Respected economist Kenneth Rogoff has called for the abolition of cash to aid central bank policymaking in a world of record low interest rates – and make life more difficult for criminals.
Writing in the Financial Times, the advisor to the New York Federal Reserve and professor of public policy and economics at Harvard said there were two main benefits from getting rid of a physical currency.
First, abolishing it would help eliminate the so-called "zero bound" on interest rates. This is the backstop role that cash plays in the event central banks introduce negative interest rates and people bail of electronically-held wealth for physical cash.
Second, citing a recent case in which a Mexican drug cartel was found with $200 million in cash, Professor Rogoff said curbing the ability of cash to facilitate tax evasion and criminal activity would be of substantial benefit.
He wrote that there were also good arguments to keep the status quo. Central Banks now make money out the printing of money – something known as "seigniorage revenue".
"Even though central bank profits are turned over to national treasuries, the ability to skim off expenses without having to beg can help insulate central banks from political pressures," said Professor Rogoff.
The other good reason to keep the status quo is the rights of individuals to make anonymous payments.
Even so, Professor Rogoff said tax evasion and crime were sufficiently compelling reasons to advocate a move away from cash, and any loss in seigniorage revenue would be more than offset by gains in tax revenue.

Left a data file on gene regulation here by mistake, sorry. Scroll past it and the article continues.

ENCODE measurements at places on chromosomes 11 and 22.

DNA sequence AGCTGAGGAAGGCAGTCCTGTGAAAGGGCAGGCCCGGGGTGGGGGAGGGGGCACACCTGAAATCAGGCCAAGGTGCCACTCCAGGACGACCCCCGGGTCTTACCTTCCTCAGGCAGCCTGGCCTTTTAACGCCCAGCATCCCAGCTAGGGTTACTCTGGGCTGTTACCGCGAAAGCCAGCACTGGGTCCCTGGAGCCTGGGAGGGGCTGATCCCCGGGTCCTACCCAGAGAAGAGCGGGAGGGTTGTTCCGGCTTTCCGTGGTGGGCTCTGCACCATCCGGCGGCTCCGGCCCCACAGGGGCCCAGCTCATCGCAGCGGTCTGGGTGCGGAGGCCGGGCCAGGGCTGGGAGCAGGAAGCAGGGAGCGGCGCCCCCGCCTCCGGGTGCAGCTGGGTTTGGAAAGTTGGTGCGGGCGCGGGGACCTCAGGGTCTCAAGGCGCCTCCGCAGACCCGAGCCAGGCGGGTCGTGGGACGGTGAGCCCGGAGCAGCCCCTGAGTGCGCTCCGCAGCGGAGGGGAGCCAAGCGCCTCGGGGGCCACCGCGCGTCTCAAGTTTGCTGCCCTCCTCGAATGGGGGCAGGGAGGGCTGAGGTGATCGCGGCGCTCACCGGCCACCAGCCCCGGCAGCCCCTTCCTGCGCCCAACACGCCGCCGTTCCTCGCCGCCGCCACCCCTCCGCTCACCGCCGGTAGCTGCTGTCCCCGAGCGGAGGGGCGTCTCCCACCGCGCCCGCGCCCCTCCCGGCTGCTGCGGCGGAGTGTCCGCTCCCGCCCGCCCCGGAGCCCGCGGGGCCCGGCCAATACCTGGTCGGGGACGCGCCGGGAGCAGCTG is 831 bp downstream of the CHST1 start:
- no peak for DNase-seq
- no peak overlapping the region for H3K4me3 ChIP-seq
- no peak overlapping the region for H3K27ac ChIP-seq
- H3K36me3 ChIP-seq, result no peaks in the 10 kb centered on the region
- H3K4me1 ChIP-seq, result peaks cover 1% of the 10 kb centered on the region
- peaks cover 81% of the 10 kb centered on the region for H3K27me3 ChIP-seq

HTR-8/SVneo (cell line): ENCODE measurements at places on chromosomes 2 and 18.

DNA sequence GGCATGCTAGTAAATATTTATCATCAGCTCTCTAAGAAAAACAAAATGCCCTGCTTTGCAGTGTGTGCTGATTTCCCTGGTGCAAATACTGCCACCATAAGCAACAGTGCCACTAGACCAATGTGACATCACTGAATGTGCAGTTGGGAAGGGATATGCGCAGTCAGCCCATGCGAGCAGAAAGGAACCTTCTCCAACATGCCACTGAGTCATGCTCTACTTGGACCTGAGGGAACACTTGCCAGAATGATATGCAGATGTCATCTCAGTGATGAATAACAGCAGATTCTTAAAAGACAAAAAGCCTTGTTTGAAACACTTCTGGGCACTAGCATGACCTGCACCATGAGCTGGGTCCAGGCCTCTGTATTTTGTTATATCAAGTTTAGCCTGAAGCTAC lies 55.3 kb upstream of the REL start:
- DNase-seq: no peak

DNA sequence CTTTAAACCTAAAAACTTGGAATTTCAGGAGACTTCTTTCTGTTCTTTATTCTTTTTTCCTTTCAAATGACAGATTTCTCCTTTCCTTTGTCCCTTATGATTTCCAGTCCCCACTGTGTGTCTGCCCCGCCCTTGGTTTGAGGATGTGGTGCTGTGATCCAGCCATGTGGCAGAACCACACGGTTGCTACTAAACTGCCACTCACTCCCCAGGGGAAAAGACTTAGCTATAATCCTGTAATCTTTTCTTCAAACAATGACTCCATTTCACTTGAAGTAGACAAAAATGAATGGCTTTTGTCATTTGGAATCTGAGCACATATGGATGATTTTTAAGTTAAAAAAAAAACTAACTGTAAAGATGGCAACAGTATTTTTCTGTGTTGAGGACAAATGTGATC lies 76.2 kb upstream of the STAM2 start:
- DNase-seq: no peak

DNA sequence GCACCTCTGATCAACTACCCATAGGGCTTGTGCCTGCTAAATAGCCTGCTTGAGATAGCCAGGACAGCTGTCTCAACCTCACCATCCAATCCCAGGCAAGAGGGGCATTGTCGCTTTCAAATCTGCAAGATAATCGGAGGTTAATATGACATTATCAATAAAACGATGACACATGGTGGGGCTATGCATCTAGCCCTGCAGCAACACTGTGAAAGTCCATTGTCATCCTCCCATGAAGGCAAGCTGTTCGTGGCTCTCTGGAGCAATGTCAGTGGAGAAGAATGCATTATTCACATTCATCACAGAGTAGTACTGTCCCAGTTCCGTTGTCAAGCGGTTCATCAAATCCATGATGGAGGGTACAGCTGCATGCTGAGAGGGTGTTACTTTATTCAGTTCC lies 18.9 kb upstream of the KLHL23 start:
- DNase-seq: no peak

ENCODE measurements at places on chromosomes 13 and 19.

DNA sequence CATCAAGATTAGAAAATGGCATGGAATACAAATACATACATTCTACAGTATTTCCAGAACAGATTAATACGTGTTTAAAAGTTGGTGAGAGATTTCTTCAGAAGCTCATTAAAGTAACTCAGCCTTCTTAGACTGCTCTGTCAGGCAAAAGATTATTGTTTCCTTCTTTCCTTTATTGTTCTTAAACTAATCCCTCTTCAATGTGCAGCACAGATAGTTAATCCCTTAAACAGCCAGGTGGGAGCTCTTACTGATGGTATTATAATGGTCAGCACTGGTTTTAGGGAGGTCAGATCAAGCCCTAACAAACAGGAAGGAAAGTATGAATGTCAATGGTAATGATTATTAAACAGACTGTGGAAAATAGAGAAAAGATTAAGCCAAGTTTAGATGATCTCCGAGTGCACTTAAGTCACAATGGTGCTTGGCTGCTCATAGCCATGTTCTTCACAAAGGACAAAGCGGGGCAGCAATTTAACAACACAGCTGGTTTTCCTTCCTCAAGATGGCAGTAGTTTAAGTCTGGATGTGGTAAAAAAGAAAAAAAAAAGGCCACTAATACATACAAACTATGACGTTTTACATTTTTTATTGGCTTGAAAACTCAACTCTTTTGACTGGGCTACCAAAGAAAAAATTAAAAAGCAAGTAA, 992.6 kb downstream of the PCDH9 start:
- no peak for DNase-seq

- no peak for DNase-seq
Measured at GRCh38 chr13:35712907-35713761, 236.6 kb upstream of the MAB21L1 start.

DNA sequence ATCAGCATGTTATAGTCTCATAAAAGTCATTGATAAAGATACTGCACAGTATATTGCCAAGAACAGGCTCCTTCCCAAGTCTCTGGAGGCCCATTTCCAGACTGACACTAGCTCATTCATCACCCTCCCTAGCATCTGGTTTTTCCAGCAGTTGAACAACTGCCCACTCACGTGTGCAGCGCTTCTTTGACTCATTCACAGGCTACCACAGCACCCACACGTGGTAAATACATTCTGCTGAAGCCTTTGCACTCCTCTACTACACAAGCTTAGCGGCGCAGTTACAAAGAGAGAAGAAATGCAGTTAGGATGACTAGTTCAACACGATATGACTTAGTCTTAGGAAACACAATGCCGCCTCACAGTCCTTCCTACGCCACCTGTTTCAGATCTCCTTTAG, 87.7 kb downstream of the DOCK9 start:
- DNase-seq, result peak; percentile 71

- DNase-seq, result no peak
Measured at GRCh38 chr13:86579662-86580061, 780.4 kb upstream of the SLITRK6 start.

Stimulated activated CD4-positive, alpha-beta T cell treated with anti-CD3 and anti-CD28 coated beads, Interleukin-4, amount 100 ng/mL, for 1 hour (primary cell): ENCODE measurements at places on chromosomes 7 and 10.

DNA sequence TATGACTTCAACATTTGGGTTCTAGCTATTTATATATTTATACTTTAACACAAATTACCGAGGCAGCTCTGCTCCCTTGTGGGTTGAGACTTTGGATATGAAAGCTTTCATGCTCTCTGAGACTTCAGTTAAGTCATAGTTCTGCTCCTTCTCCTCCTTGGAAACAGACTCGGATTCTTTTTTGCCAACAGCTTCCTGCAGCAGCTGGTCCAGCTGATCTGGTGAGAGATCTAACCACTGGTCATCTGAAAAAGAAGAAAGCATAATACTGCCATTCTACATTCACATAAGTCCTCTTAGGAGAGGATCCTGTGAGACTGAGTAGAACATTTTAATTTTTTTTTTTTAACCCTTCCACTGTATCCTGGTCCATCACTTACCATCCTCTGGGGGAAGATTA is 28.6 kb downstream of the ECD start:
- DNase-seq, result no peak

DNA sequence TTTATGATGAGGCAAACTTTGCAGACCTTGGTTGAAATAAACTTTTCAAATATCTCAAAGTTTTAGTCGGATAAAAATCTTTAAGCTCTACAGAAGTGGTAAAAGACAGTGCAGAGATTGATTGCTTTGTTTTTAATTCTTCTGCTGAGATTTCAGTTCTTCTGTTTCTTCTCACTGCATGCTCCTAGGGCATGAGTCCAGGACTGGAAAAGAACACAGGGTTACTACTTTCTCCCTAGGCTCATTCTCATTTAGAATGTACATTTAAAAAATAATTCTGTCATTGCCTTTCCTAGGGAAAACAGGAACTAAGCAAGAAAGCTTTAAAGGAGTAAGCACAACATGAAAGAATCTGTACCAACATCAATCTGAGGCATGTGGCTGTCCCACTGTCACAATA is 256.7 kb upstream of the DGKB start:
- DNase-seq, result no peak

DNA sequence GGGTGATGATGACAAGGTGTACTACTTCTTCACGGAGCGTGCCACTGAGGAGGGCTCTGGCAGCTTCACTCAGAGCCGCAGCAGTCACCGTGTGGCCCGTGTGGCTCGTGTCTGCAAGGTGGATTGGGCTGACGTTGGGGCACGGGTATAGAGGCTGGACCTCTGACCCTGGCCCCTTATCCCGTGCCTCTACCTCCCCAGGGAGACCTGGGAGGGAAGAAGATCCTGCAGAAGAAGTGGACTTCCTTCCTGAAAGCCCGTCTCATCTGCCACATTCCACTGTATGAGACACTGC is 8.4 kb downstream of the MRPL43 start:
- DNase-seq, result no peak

Cash is mostly kept in high denominations and it is thought there is $US4000 cash in circulation for every man, woman and child in the US. The cash economy makes up an estimated 7 to 8 per cent of US gross domestic product.
This has long been seen as a problem by central banks, treasuries and supranational bodies such as the IMF and OECD.
'A very impractical idea'
The future of cash has been the subject of increased discussion in some circles of economists as the use of electronic funds becomes more widespread. But a mainstream economist advocating the abolition of cash is rare.
Professor of Institutional Economics at Melbourne's RMIT, Sinclair Davidson, said professor Rogoff's argument misunderstood the role of cash.
"This is a very impractical idea by a theorist," he said.
"Cash has evolved in almost every society – people fixate on something and use it as a means of exchange. Not only that, it minimises the costs of doing business. Are we really going to throw all that away because there are some criminals out there?"
Professor Davidson said professor Rogoff's argument boiled down to what made life easy for US regulators, rather than for people. The issue was one of practicality, he said.
"Money facilitates trade, and yes, some may be illegal," he said. "But a liquid economy is going to be wealthier and more prosperous than one that isn't."